I have to find you.
The morning has turned cold on us. Dark clouds, a shade of sorrow splashed across the heavens. Grey is a feeling, no? It will rain soon enough. Just enough time to drive out and buy breakfast. The warm slabs of chee cheong fun and a big bowl of tau foo fa, slathered with dark ginger-laced caramel syrup and hot, fresh soy milk. Just the way you used to like it. Where are you?
Coffee tastes bitter; I would have thrown the whole pot away normally but I must enjoy this: punishing myself. You used to take it black all the time, now you aren’t here, I don’t know if you still take coffee. Does green tea suit you better now? Or is it much warmer where you are now? Perhaps it’s a glass of iced lemon tea or barley lime that cools your palate now. I hope you are warm.
I have to find you.
There used to be so many people here. Friends, strangers, musicians and writers, artists who left their paintings and sculptures lying around. This was no Bohemia, but it felt that way. Madmen and children can become family too. We watched each other with careless eyes; we listened with our hopes and our fears guarding our hearts. How many dreams died along the way?
There are treasures to be unearthed amongst the dried leaves, amongst the fallen. There used to be chatter and conversations here, sad wine and potato chips; we were poor but we broke bread with one another like emperors, like saints; there used to be songs that were sung, music that was played, lives that were performed. I used to hear your voice like the breaking of dawn, calling out that morning has come.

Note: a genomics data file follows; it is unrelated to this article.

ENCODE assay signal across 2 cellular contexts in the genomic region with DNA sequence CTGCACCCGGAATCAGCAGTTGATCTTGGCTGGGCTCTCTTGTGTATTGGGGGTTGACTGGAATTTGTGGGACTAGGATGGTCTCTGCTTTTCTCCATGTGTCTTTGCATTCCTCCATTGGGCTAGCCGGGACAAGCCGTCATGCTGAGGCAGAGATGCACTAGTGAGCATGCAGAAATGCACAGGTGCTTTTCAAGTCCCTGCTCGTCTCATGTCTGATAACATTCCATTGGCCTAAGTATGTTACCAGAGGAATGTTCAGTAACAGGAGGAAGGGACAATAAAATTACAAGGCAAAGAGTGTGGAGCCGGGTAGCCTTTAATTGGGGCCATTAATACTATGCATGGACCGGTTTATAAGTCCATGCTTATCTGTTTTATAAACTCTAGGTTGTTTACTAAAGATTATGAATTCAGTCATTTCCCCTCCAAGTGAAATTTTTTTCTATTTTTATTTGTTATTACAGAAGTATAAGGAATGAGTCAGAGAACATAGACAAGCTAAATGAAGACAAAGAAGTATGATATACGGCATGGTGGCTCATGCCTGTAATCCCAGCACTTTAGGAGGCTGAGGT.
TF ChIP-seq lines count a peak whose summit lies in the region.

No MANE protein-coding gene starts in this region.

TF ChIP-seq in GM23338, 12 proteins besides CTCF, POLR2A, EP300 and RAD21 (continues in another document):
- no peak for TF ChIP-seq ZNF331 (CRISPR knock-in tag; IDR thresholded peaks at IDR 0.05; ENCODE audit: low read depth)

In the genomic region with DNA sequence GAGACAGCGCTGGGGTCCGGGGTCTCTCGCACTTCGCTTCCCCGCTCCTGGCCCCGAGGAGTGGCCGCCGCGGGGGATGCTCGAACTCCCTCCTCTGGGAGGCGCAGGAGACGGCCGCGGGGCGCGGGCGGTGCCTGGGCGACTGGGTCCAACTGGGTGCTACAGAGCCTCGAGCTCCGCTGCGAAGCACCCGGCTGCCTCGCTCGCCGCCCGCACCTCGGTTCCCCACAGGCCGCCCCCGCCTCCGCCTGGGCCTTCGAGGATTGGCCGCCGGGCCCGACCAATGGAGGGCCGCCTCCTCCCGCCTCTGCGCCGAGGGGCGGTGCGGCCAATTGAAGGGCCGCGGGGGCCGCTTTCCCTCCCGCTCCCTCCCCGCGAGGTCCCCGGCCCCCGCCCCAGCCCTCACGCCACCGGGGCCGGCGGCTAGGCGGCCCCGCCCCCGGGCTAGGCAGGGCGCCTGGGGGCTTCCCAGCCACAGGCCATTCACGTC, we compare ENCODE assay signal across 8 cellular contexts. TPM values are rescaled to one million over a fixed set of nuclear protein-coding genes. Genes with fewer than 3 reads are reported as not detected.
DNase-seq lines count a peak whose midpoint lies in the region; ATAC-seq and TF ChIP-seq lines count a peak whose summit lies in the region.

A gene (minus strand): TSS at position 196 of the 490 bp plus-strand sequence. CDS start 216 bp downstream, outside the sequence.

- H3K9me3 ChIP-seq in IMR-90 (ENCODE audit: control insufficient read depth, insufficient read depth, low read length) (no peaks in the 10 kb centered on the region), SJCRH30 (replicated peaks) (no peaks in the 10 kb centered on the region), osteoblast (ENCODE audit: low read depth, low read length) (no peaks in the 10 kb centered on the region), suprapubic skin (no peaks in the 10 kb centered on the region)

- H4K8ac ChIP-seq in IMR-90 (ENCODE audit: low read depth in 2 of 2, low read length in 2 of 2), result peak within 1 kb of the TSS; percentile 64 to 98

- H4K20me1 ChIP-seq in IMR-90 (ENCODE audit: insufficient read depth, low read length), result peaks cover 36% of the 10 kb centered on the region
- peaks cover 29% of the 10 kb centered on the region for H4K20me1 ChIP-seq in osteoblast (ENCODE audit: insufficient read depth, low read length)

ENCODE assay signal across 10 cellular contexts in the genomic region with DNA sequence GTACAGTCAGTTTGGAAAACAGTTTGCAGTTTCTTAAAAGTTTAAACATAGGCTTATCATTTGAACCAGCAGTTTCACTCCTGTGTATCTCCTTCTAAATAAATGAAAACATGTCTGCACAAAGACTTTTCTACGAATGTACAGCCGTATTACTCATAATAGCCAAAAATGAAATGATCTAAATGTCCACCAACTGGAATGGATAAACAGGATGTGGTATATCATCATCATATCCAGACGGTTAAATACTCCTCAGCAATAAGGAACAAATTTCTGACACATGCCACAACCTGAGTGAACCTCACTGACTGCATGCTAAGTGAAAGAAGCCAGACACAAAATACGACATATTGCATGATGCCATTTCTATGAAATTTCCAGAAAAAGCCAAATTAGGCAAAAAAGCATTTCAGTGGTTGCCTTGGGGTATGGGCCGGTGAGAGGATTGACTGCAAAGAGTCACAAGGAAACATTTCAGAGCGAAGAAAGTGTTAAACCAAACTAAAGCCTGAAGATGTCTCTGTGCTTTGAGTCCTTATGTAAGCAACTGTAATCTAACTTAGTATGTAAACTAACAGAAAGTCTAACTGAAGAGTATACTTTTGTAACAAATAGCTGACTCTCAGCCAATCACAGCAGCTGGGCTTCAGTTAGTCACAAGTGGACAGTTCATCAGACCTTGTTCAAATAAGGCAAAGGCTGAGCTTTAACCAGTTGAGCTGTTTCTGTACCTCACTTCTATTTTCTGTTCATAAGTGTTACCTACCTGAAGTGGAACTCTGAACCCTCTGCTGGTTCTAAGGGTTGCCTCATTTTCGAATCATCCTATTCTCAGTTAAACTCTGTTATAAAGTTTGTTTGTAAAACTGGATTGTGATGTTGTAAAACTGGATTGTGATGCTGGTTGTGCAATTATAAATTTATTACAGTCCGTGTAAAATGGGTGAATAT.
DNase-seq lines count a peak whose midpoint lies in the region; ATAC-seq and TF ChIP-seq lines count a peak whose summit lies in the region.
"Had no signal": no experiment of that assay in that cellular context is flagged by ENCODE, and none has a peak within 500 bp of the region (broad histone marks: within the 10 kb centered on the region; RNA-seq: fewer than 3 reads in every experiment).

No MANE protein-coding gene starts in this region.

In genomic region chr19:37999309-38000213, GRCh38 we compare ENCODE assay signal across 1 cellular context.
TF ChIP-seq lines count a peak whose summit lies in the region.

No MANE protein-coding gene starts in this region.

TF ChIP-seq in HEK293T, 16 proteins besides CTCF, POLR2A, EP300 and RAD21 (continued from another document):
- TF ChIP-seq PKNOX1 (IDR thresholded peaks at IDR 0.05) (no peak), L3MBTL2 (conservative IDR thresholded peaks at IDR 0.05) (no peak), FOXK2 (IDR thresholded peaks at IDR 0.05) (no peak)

This used to be happiness.
Morning has come. Rain pelts down. I have to find you. I have no idea where to start. Doesn’t matter. I used to be a young man. Didn’t have an idea then either. Except this one. That I would always love you.
No, that’s not true. It wasn’t I would always love you, no matter what we promised each other, no matter how earnest our vows. Truth is, I had believed that I would always have you. You’d always be here; we’d always be together, the days running into forever. Bohemia never disappears and a hundred melancholic poets will ever lament their losses in manic verse.
I won’t ever get this back, I know. There’s no returning sometimes. But I have to do this. I have to find you.